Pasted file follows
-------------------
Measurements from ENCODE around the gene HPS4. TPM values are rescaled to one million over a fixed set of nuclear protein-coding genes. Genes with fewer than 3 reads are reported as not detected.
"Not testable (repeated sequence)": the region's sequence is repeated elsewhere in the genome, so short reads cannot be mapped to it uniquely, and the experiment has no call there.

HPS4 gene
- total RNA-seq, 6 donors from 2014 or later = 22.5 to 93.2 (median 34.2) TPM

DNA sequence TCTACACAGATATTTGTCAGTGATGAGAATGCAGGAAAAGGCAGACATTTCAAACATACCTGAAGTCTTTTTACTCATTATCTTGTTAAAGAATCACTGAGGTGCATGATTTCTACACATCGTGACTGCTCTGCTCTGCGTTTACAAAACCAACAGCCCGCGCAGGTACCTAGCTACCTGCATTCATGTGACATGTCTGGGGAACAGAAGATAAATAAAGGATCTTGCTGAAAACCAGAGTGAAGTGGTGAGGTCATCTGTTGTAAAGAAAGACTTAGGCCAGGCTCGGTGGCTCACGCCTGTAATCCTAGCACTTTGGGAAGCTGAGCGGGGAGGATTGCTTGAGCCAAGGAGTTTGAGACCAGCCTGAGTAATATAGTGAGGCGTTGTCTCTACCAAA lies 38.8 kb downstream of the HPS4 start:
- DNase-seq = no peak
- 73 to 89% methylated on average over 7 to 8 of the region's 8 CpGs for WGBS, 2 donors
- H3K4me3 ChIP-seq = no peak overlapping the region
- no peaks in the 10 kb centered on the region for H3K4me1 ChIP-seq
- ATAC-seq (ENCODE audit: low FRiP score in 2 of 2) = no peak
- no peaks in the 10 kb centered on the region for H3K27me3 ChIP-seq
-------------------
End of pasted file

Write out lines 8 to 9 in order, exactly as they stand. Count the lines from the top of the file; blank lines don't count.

- H3K4me3 ChIP-seq = no peak overlapping the region
- no peaks in the 10 kb centered on the region for H3K4me1 ChIP-seq